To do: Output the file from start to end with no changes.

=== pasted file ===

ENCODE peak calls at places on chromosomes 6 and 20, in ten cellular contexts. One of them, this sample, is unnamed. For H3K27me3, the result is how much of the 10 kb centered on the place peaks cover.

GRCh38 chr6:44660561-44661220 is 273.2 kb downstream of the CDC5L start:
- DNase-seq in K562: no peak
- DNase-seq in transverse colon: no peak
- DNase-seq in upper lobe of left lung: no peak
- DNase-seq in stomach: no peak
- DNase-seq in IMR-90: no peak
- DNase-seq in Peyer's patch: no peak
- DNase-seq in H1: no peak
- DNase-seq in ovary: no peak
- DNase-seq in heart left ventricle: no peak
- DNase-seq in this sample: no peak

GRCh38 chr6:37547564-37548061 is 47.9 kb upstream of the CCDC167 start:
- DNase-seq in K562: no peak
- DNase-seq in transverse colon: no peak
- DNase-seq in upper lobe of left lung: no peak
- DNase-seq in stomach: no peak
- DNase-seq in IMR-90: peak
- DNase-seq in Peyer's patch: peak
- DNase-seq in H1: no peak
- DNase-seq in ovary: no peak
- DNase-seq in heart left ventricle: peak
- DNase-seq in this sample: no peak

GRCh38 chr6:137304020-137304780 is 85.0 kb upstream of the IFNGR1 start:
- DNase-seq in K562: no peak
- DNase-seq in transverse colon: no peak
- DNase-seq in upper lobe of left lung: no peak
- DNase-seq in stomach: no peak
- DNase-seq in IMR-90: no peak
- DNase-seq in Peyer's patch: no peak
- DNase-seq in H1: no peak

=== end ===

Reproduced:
ENCODE peak calls at places on chromosomes 6 and 20, in ten cellular contexts. One of them, this sample, is unnamed. For H3K27me3, the result is how much of the 10 kb centered on the place peaks cover.

GRCh38 chr6:44660561-44661220 is 273.2 kb downstream of the CDC5L start:
- DNase-seq in K562: no peak
- DNase-seq in transverse colon: no peak
- DNase-seq in upper lobe of left lung: no peak
- DNase-seq in stomach: no peak
- DNase-seq in IMR-90: no peak
- DNase-seq in Peyer's patch: no peak
- DNase-seq in H1: no peak
- DNase-seq in ovary: no peak
- DNase-seq in heart left ventricle: no peak
- DNase-seq in this sample: no peak

GRCh38 chr6:37547564-37548061 is 47.9 kb upstream of the CCDC167 start:
- DNase-seq in K562: no peak
- DNase-seq in transverse colon: no peak
- DNase-seq in upper lobe of left lung: no peak
- DNase-seq in stomach: no peak
- DNase-seq in IMR-90: peak
- DNase-seq in Peyer's patch: peak
- DNase-seq in H1: no peak
- DNase-seq in ovary: no peak
- DNase-seq in heart left ventricle: peak
- DNase-seq in this sample: no peak

GRCh38 chr6:137304020-137304780 is 85.0 kb upstream of the IFNGR1 start:
- DNase-seq in K562: no peak
- DNase-seq in transverse colon: no peak
- DNase-seq in upper lobe of left lung: no peak
- DNase-seq in stomach: no peak
- DNase-seq in IMR-90: no peak
- DNase-seq in Peyer's patch: no peak
- DNase-seq in H1: no peak